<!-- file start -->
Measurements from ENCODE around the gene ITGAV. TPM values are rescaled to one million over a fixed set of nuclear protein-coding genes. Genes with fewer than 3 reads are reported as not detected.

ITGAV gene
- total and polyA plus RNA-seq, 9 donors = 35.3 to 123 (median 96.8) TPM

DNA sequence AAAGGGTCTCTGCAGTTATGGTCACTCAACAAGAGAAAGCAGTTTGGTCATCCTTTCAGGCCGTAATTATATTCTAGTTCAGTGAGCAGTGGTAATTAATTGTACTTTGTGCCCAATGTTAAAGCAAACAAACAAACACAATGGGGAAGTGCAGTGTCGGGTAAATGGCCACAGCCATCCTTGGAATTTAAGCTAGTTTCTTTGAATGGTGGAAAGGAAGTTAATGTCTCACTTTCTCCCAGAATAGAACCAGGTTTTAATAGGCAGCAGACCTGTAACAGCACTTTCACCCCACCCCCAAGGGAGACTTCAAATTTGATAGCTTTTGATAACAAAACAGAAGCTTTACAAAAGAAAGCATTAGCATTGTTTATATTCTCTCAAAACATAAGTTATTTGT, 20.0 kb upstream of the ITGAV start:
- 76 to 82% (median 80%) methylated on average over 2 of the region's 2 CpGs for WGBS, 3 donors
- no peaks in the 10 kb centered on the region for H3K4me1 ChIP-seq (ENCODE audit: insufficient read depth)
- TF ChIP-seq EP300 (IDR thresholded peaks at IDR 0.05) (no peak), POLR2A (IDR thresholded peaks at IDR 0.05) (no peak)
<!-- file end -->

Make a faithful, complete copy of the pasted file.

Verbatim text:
Measurements from ENCODE around the gene ITGAV. TPM values are rescaled to one million over a fixed set of nuclear protein-coding genes. Genes with fewer than 3 reads are reported as not detected.

ITGAV gene
- total and polyA plus RNA-seq, 9 donors = 35.3 to 123 (median 96.8) TPM

DNA sequence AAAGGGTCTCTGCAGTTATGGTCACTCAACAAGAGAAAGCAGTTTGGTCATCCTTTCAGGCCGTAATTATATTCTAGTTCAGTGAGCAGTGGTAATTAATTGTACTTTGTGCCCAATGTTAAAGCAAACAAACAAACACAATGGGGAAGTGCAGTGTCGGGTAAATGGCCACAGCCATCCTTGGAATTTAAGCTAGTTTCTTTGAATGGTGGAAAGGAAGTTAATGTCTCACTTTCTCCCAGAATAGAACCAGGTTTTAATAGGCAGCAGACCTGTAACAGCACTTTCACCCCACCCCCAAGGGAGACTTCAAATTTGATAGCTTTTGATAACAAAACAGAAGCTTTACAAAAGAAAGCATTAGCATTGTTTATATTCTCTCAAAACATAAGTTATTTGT, 20.0 kb upstream of the ITGAV start:
- 76 to 82% (median 80%) methylated on average over 2 of the region's 2 CpGs for WGBS, 3 donors
- no peaks in the 10 kb centered on the region for H3K4me1 ChIP-seq (ENCODE audit: insufficient read depth)
- TF ChIP-seq EP300 (IDR thresholded peaks at IDR 0.05) (no peak), POLR2A (IDR thresholded peaks at IDR 0.05) (no peak)